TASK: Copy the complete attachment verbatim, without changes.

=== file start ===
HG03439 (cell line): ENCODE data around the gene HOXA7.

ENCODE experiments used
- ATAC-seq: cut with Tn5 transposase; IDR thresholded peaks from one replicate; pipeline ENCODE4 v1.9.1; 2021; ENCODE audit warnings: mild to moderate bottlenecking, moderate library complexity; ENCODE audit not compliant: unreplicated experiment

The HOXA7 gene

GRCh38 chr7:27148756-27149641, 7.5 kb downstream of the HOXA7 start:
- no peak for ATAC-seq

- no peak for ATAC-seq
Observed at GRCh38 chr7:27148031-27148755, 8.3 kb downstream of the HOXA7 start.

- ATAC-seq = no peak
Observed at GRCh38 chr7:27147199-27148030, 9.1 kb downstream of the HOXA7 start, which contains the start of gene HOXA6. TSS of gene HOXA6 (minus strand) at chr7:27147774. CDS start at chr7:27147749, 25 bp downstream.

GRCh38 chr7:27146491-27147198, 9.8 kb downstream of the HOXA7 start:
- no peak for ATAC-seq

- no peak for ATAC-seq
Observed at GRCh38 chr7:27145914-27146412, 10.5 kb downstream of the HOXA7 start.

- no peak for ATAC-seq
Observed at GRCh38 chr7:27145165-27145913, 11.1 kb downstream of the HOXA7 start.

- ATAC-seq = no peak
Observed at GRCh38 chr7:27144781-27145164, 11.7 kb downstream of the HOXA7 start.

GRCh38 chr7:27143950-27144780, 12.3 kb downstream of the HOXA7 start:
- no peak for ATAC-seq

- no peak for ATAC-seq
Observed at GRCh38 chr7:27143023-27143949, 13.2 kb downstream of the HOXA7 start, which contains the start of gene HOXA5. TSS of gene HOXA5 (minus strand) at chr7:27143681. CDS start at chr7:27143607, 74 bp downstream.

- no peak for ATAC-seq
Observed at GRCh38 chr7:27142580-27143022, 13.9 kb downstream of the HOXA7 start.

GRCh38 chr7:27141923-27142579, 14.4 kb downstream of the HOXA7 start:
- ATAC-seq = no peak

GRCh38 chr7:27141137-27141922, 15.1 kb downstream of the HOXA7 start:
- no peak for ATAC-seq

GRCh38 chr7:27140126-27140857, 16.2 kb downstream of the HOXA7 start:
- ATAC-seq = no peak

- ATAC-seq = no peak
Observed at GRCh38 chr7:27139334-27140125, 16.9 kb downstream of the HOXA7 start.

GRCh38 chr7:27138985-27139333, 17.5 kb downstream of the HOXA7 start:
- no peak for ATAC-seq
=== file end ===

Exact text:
HG03439 (cell line): ENCODE data around the gene HOXA7.

ENCODE experiments used
- ATAC-seq: cut with Tn5 transposase; IDR thresholded peaks from one replicate; pipeline ENCODE4 v1.9.1; 2021; ENCODE audit warnings: mild to moderate bottlenecking, moderate library complexity; ENCODE audit not compliant: unreplicated experiment

The HOXA7 gene

GRCh38 chr7:27148756-27149641, 7.5 kb downstream of the HOXA7 start:
- no peak for ATAC-seq

- no peak for ATAC-seq
Observed at GRCh38 chr7:27148031-27148755, 8.3 kb downstream of the HOXA7 start.

- ATAC-seq = no peak
Observed at GRCh38 chr7:27147199-27148030, 9.1 kb downstream of the HOXA7 start, which contains the start of gene HOXA6. TSS of gene HOXA6 (minus strand) at chr7:27147774. CDS start at chr7:27147749, 25 bp downstream.

GRCh38 chr7:27146491-27147198, 9.8 kb downstream of the HOXA7 start:
- no peak for ATAC-seq

- no peak for ATAC-seq
Observed at GRCh38 chr7:27145914-27146412, 10.5 kb downstream of the HOXA7 start.

- no peak for ATAC-seq
Observed at GRCh38 chr7:27145165-27145913, 11.1 kb downstream of the HOXA7 start.

- ATAC-seq = no peak
Observed at GRCh38 chr7:27144781-27145164, 11.7 kb downstream of the HOXA7 start.

GRCh38 chr7:27143950-27144780, 12.3 kb downstream of the HOXA7 start:
- no peak for ATAC-seq

- no peak for ATAC-seq
Observed at GRCh38 chr7:27143023-27143949, 13.2 kb downstream of the HOXA7 start, which contains the start of gene HOXA5. TSS of gene HOXA5 (minus strand) at chr7:27143681. CDS start at chr7:27143607, 74 bp downstream.

- no peak for ATAC-seq
Observed at GRCh38 chr7:27142580-27143022, 13.9 kb downstream of the HOXA7 start.

GRCh38 chr7:27141923-27142579, 14.4 kb downstream of the HOXA7 start:
- ATAC-seq = no peak

GRCh38 chr7:27141137-27141922, 15.1 kb downstream of the HOXA7 start:
- no peak for ATAC-seq

GRCh38 chr7:27140126-27140857, 16.2 kb downstream of the HOXA7 start:
- ATAC-seq = no peak

- ATAC-seq = no peak
Observed at GRCh38 chr7:27139334-27140125, 16.9 kb downstream of the HOXA7 start.

GRCh38 chr7:27138985-27139333, 17.5 kb downstream of the HOXA7 start:
- no peak for ATAC-seq